Photo by

Additional protections that you should consider are to wear cotton/denim clothing that does not hang too loose, and consider wearing a durable apron. This prevents accidents caused by clothing getting caught into equipment (saws, drills, torches etc.) or trailing into hot soldering irons or other dangers. An apron works well because it catches pieces of glass or other particles and can be easily dumped from the apron into the trash. 

If you have long hair, tie it back. This is especially important when working with anything hot or power equipment.

Have a fire extinguisher nearby, and store flammables correctly, away from kilns and other hot equipment.

Check your power equipment before plugging it in. Check blades, wires, tanks and attachments for wear or cracks that may break during use and replace. Additionally, only use power strips, not extension cords, and never use an extension cord for kilns.

Consider using ear protection when using loud equipment like tile/glass saws or rotary tools (Dremel).

Don't take routine tasks for granted. It's easiest to make a mistake when you are acting thoughtlessly. I know some groups like to get together and have art and wine parties, but alcohol in the glass studio is not a good idea, even in a sippy cup. Don't ask.

That might seem like a long list of "DO this, DON'T do that", but working safely is the only smart way to work.

May all of your scores run true!

Thursday, April 2, 2015

Before I start this post, I'd like to note that I made a mistake in the last post. The Chicago artist who mosaics potholes is Jim Bachor, not Jon. I've updated the post, but I wanted to make sure that I posted the error. My apologies to Jim.

For this post, I want to talk about a hot glass technique called murrini pulls. I had the opportunity some years ago to take a class where we made murrini pulls, and it was really exciting. I found a video of a professional studio making murrini pulls, Jonathan Cohn Glass. I think it shows how interesting and exciting hot glass can be.

So here are a couple of pictures of my own murrini pull--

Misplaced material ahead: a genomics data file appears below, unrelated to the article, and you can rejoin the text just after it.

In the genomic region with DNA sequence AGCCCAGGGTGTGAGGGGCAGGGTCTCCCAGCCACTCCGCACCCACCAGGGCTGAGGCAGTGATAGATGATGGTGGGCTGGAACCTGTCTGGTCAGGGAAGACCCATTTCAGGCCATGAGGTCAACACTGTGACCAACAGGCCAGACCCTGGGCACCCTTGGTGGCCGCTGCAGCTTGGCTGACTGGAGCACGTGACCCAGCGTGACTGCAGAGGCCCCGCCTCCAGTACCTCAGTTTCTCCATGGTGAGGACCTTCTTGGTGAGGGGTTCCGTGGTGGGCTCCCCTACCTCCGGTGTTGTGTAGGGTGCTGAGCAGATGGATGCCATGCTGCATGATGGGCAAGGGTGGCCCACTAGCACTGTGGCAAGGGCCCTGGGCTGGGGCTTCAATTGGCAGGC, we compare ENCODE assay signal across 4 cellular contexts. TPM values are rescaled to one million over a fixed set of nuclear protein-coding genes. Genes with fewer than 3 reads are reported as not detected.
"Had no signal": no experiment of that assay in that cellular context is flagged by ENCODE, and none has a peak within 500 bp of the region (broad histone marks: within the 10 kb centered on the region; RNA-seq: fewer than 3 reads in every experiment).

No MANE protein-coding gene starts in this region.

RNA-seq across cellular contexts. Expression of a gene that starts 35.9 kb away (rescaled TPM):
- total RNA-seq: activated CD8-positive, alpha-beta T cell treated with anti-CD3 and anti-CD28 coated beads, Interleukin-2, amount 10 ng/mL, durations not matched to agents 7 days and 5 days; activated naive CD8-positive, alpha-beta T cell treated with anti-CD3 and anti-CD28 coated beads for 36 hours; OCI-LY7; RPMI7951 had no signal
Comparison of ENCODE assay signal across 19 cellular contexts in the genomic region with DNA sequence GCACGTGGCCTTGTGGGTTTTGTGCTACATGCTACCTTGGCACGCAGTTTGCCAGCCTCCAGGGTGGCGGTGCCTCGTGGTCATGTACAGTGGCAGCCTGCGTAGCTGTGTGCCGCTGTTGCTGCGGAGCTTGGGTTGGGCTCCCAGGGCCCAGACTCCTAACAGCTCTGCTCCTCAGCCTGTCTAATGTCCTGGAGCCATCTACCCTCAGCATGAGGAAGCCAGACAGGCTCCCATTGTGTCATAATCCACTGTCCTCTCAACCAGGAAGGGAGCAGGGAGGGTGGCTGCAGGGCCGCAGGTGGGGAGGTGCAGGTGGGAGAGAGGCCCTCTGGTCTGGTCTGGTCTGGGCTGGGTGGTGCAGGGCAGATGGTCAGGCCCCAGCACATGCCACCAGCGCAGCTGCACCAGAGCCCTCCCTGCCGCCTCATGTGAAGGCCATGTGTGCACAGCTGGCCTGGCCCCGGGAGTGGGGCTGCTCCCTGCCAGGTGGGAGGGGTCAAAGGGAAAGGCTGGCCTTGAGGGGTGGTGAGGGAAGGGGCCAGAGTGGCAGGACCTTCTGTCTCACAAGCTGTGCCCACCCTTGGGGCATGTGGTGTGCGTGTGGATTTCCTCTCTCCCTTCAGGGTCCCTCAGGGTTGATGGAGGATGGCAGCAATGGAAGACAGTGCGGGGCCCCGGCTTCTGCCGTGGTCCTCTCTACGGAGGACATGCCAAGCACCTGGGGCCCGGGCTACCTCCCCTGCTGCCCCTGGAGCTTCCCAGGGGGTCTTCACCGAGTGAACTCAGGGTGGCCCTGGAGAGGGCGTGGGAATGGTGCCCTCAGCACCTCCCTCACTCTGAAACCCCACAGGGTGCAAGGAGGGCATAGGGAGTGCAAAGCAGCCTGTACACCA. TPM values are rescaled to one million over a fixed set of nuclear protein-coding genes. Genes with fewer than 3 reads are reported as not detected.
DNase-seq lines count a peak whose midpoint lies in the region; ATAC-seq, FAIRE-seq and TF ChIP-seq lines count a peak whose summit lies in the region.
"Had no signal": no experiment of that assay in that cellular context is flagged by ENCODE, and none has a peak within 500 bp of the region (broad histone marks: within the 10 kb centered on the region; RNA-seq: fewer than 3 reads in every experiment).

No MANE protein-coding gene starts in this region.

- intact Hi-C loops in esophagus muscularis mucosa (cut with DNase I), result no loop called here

I should start by saying that I have sliced off about 5 or so inches to use in projects. At one time it was longer and you could see the impression at the end where I used pliers to pull the glass while it was hot. It should be easy to see that the shape of the glass shows how it got thinner as it elongated. The dark color in the second photo is the color of the design within the white glass. 

Getting to the point where the glass could be stretched was a multi-step process. We began with creating our own design of stacks of 1/2" x 4" strips of glass. The result was a 4" x 4" cube that was then fired just so that the pieces were stuck together. 

Then using a punty stick (the steel stick used to move hot glass in the video), we began the process of heating the cube evenly in a forge. This required rotating the punty stick so that the glass starts to move, then when it begins to droop, it is pulled out and reshaped. In the video they used steel paddles, but in the workshop I took, we used cherry wood paddles that had been soaked in water overnight. The result was a very hot room that smelled strongly of singed wood. When I left, I smelled like I'd been to a bonfire. 

The most exciting part is when the glass has reached a little more than a foot, one person stands on a step stool and heats the glass with a torch, while someone else pulls the glass even further with pliers.  After that, the pull is cut from the stick and put into a kiln to anneal. 

My murrini pull is no where as elaborate as the work created at Jonathan Cohn Glass, but I had a great time making it and appreciate the discipline much more deeply.

So, one thing I have been in total awe of ever since then is that, hot glass requires coordinated assistance and can not be done alone. It's hot and dangerous, and (one more time) exciting!

May all of your scores run true!